Socrates's Views of Death in the Apology and the Crito
Socrates's views of death in the Apology and the Crito are irrevocably tied to his definition of life and the way people must live their lives. For Socrates, life must be examined through constant questioning, and people must privilege goodness above all else. Consequently, even in the face of injustice, people must retaliate with justness because an injustice in the first case does not become just when offered in retaliation. No act, therefore, must be performed upon fear of death solely to preserve life because the preservation of life is not the primary concern.
Socrates did not stay out of politics because he was afraid that it would lead to his death. He freely admits in The Apology that he does not know the true nature of death or what happens to bodies and souls after death. However, the nature of death is irrelevant to his arguments because he does not believe death should act as a factor in any decision people make. All people's decisions must be based on examining their lives and choosing to live their lives in a manner that privileges goodness and justice.
Socrates was chosen by God to perform this activity within Athens. He considers it his obligation and the reason for his life that he examine himself and others to determine what is true goodness and justice. Socrates merely states that fortunately he was not required to perform this activity as an official in the public arena because he would certainly have been put to death before now. However, he will not desist from performing this activity in the private arena as he has been appointed to do merely because it has an effect in the public arena (55). He will champion justice in private life rather than public because it will provide him a longer period to perform this activity. It will not, eventually, however, ensure his life (56).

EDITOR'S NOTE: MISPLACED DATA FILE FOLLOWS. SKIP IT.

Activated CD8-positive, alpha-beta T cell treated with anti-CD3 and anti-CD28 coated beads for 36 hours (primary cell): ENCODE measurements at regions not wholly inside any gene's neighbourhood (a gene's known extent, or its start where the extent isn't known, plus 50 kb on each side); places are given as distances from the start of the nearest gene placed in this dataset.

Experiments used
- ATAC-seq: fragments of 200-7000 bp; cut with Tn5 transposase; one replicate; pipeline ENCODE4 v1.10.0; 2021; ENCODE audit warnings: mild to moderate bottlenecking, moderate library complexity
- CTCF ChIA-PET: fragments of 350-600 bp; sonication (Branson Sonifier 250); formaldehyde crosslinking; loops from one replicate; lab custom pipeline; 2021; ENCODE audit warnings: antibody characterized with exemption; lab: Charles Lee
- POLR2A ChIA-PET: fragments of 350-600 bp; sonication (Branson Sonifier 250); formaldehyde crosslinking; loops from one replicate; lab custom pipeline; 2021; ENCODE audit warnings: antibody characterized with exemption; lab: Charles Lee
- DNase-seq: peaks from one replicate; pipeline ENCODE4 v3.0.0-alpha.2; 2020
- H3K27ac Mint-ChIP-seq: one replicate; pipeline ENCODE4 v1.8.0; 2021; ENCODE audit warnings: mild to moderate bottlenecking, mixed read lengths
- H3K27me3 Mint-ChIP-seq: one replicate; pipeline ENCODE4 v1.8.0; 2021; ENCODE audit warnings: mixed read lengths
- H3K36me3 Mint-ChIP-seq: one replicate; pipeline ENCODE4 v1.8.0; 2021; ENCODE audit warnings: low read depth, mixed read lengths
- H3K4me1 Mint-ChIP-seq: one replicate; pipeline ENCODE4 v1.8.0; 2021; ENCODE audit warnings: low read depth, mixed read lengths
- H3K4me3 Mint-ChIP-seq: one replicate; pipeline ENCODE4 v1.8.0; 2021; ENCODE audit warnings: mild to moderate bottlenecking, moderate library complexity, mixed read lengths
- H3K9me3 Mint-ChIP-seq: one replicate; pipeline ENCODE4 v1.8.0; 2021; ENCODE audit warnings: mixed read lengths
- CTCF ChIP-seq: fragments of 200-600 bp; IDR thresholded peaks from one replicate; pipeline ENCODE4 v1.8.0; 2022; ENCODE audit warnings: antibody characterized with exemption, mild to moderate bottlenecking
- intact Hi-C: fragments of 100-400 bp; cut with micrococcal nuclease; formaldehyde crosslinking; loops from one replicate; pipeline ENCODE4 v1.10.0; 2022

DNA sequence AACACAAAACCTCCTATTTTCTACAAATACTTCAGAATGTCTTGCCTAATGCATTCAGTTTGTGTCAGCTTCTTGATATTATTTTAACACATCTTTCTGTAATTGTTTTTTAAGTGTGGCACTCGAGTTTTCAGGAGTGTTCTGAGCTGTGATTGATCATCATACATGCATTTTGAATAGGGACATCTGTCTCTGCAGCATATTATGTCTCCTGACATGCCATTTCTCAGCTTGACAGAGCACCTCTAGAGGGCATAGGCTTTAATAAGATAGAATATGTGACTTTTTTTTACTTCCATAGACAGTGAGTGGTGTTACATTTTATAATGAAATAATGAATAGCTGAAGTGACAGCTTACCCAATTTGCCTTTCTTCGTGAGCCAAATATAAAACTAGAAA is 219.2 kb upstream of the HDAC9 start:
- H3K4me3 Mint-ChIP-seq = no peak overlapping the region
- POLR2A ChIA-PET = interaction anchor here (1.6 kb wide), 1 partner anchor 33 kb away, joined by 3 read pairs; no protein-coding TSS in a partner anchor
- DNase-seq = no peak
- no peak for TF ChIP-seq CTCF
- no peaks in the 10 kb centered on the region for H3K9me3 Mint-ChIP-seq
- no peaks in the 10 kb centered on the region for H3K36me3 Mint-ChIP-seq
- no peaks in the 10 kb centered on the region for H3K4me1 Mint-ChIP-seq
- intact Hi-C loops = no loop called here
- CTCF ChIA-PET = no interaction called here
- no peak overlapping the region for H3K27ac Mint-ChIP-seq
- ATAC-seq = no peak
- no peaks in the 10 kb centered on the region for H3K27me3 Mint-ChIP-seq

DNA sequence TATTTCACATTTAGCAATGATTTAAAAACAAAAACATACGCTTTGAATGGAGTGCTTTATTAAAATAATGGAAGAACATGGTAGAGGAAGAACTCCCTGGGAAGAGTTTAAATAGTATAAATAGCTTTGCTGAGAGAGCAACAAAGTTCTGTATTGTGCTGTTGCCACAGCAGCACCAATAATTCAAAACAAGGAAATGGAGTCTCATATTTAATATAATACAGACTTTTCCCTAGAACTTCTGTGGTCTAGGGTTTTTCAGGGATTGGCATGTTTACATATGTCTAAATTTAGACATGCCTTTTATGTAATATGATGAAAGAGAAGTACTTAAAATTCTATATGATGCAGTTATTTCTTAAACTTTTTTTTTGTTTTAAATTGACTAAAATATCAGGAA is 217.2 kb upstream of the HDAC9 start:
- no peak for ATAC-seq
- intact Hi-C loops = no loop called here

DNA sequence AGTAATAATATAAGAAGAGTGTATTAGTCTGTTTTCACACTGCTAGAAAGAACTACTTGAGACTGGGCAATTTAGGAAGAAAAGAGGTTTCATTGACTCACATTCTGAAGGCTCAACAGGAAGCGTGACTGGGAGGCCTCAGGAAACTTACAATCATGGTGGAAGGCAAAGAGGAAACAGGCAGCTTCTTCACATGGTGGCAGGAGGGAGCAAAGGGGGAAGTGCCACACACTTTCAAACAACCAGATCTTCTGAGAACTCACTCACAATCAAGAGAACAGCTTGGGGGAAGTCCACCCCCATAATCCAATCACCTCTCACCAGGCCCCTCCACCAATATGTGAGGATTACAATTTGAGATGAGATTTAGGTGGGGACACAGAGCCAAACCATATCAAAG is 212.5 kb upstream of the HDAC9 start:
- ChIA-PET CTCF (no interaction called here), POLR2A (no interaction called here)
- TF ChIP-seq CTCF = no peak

Socrates argues that he did not choose a public caree...